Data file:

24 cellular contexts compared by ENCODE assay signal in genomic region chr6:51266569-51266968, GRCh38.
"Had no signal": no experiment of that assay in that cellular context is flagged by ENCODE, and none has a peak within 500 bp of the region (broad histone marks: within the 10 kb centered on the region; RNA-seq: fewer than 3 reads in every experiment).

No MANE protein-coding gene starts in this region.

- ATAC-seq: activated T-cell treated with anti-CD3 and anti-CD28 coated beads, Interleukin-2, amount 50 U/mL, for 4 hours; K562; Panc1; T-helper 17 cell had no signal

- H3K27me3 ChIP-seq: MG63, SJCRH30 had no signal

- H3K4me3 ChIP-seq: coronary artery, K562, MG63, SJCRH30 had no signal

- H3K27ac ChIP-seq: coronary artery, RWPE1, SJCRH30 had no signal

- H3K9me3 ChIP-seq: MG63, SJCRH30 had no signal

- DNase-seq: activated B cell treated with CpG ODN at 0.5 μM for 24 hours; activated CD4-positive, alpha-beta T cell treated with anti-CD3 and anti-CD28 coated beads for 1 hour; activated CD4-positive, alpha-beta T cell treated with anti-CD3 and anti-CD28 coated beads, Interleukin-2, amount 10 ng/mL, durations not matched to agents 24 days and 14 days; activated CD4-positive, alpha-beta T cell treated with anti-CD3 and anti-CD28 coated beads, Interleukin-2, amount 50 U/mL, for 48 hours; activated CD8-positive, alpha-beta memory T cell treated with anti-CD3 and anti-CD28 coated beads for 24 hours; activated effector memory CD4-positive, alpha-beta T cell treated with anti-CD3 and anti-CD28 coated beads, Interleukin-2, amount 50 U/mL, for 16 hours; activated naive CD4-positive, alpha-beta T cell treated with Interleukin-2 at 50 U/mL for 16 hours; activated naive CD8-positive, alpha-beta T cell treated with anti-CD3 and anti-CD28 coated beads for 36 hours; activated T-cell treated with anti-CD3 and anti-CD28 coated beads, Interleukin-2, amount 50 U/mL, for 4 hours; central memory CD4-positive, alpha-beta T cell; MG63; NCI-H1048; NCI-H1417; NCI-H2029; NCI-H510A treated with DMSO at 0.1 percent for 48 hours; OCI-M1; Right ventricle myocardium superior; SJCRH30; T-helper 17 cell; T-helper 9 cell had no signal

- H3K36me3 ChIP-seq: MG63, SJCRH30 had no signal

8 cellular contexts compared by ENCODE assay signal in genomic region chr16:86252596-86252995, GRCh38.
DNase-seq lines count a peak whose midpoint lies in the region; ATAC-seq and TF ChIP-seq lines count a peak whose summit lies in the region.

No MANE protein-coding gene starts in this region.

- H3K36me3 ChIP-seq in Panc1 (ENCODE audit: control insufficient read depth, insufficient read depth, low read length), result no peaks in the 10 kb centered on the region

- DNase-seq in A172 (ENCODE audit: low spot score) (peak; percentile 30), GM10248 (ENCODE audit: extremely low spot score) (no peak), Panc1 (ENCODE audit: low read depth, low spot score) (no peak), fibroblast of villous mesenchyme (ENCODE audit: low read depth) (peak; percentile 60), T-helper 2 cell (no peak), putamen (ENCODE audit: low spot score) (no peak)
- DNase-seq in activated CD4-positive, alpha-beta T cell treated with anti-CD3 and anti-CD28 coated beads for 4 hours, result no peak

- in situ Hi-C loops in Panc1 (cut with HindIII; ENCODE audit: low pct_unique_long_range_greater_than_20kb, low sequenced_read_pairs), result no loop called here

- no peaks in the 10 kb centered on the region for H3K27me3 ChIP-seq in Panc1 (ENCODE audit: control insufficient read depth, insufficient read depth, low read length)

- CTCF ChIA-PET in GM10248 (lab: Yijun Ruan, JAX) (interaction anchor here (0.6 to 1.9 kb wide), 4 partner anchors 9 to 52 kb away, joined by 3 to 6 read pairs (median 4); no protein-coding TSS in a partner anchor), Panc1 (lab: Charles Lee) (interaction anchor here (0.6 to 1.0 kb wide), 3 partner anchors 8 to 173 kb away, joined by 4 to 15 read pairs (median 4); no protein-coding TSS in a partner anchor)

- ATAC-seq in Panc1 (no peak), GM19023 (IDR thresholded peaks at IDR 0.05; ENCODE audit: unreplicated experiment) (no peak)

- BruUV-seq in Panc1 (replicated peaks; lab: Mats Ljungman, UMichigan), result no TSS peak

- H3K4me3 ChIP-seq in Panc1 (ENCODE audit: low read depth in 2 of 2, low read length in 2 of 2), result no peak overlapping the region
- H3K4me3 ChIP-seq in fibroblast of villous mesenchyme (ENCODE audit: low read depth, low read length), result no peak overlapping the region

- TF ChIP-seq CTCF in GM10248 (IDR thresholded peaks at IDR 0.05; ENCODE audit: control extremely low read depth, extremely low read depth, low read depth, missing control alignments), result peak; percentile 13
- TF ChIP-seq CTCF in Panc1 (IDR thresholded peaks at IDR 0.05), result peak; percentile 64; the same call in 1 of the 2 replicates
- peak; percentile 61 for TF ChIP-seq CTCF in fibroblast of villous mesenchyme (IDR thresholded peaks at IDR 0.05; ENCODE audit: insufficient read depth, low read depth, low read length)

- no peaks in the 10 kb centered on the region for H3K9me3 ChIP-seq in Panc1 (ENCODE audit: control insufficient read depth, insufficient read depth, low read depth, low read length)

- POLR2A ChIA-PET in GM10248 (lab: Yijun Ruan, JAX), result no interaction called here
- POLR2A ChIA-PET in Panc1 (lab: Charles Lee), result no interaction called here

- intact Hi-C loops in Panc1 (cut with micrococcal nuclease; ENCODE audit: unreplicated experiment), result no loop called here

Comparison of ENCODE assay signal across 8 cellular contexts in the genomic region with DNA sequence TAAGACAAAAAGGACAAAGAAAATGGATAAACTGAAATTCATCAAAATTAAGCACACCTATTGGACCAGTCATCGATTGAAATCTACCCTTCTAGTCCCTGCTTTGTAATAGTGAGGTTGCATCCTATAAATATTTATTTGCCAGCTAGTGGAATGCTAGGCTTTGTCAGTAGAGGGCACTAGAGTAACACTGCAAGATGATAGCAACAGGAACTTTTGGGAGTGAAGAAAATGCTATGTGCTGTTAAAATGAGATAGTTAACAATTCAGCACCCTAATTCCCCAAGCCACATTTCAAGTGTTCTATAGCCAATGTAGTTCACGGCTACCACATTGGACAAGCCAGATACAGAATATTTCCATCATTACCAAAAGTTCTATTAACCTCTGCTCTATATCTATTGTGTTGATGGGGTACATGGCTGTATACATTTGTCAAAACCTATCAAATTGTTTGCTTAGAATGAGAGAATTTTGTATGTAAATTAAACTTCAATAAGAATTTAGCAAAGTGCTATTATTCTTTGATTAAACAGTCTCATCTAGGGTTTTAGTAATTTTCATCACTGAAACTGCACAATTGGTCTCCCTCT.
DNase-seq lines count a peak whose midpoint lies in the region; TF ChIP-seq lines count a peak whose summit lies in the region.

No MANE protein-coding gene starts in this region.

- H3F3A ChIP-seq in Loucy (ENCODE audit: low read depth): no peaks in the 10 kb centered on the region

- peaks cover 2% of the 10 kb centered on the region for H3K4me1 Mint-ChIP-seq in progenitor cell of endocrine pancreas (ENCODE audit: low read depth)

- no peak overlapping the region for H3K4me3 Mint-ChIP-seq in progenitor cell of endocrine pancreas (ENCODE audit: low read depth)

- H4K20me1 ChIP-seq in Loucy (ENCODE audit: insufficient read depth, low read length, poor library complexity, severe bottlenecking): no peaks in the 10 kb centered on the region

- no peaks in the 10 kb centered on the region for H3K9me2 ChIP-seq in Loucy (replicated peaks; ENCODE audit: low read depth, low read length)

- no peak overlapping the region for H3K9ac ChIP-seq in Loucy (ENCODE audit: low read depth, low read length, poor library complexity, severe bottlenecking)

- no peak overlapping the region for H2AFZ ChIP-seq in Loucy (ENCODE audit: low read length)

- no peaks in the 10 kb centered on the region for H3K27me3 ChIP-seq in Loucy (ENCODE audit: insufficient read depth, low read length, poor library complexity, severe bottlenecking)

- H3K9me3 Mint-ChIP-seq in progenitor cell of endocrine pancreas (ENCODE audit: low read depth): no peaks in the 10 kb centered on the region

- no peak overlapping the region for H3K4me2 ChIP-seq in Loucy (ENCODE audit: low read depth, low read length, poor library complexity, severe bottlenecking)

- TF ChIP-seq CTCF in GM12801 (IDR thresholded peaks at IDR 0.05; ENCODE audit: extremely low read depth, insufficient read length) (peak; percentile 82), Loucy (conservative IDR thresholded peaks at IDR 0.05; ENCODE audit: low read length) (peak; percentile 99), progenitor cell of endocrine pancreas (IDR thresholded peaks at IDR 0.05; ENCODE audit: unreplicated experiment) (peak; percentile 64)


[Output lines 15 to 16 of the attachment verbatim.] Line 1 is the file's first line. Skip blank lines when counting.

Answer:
- DNase-seq in A172 (ENCODE audit: low spot score) (peak; percentile 30), GM10248 (ENCODE audit: extremely low spot score) (no peak), Panc1 (ENCODE audit: low read depth, low spot score) (no peak), fibroblast of villous mesenchyme (ENCODE audit: low read depth) (peak; percentile 60), T-helper 2 cell (no peak), putamen (ENCODE audit: low spot score) (no peak)
- DNase-seq in activated CD4-positive, alpha-beta T cell treated with anti-CD3 and anti-CD28 coated beads for 4 hours, result no peak